This week at COP22, the Global Adaptation & Resilience Investment Working Group (GARI) released its discussion paper, “Bridging the Adaptation Gap,” reporting that 70 percent of private investors surveyed see both risk and investment opportunity from the impact of climate change. According to GARI, 78 percent of 101 surveyed investors and other stakeholders thought evaluating the physical risk from climate change was “very important,” while 70 percent would consider making investments that supported adaptation to climate change or climate change resilience now.
“Bridging the Adaptation Gap” describes the discussions of over 150 private investors and other stakeholders who met five times in 2016 to focus on (1) approaches to measurement of physical climate risk and (2) examples of investment in climate adaptation and resilience.
“GARI demonstrates that private investors see both the risk to their portfolios from the physical impact of climate change and the opportunity to invest in addressing that risk today,” said lead report author Jay Koh, founder and chair of GARI and Managing Director of The Lightsmith Group, an alternative investment firm. “Post-Paris, investors are calling for better ways to measure physical climate risk and for support in making resilient investments.”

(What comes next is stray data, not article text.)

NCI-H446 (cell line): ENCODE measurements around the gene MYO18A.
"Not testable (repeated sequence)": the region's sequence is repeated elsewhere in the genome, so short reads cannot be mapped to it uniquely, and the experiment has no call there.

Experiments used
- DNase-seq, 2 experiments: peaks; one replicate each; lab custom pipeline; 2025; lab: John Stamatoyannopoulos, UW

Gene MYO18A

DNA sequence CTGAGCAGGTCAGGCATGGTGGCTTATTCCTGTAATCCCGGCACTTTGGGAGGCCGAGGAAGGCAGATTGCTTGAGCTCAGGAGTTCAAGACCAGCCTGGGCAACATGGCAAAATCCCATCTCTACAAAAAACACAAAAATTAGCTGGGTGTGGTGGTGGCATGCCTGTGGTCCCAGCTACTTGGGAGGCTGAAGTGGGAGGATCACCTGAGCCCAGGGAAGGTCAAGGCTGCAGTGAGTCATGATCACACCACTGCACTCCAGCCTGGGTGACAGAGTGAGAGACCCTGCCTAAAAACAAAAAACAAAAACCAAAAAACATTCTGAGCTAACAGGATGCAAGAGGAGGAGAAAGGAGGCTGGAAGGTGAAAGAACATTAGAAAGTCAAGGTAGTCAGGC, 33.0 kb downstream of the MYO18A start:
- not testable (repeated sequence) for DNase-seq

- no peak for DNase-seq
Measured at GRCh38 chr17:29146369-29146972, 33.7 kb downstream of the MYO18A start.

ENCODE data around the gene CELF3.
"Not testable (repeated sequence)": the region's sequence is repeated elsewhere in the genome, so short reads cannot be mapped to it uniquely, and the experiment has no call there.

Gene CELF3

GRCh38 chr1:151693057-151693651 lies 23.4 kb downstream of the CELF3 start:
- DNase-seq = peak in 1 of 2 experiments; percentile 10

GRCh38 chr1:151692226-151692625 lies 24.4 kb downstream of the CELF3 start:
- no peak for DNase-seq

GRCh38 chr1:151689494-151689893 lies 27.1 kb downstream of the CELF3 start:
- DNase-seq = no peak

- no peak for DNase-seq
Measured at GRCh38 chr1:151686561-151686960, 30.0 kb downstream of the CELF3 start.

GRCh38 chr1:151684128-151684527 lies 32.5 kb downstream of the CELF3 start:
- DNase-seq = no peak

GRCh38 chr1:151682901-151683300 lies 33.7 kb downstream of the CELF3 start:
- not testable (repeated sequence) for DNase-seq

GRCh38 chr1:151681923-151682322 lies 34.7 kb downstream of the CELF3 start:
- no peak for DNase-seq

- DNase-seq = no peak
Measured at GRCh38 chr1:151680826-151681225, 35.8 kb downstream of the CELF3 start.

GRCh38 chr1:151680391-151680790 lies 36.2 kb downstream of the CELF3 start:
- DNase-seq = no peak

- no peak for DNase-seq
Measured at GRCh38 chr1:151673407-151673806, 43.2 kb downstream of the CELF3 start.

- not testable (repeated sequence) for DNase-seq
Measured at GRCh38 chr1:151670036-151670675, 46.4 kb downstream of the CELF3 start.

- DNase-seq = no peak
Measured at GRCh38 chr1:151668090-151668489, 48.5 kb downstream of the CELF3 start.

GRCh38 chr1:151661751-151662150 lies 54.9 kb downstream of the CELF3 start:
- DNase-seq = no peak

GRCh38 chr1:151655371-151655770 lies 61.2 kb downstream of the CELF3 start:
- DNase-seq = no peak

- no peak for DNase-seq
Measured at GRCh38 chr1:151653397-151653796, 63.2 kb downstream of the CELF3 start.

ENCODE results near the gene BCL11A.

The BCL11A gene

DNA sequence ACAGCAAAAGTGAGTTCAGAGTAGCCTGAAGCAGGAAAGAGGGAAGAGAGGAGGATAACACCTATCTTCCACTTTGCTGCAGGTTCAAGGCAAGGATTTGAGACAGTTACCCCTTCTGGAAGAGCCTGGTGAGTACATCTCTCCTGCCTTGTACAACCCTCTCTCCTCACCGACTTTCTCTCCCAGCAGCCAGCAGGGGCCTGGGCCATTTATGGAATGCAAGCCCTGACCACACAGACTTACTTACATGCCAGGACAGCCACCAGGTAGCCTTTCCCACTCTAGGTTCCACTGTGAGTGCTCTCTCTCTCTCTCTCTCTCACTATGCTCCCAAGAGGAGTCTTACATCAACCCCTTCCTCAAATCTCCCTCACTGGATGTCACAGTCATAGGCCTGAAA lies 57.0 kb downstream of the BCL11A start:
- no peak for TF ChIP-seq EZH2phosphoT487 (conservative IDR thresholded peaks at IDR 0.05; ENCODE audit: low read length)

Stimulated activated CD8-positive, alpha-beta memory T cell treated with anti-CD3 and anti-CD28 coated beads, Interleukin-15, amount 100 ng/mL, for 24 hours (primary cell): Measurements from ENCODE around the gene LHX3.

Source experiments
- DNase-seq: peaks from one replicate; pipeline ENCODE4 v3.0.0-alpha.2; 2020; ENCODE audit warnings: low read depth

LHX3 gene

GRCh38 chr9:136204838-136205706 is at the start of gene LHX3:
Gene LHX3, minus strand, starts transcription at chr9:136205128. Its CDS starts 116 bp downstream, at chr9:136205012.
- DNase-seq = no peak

The report reveals that respondents consider transparency and practicality the most important factors in approaches to assess physical climate risk. Over 60 percent of respondent investors are considering investments today in resilient infrastructure and in companies whose products address the impact of climate change on water, agriculture, healthcare, energy, and financial services.
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Contributing author Emilie Mazzacurati, CEO of climate risk and resilience market research firm Four Twenty Seven, added, “In the context of worsening signals from climate science and the uncertainty on our ability to meet Paris targets, investing in climate resilience is all the more critical. The report demonstrates that private investors are ready to step up to bridge the adaptation finance gap.”
“Climate risk is often overlooked. Approaches to measurement of physical climate risk will be key to integrating the notion of climate risk across a range of investment products, and from an understanding of these risks, opportunities for new, more resilient investment will emerge,” says contributing author Stacy Swann, CEO of Climate Finance Advisors, a consulting firm advising investors and policy makers. “GARI is an initiative that brought together the constellation of financial actors who are the thinkers and the early adopters in this new investment space.”
The global investment community has been vocal of late about its desire for a drastic increase in ethical investment options - as well as an easy, standardized way to identify them; and fixing the disconnects that make it difficult for many companies to properly define, measure and communicate ESG performance and risks.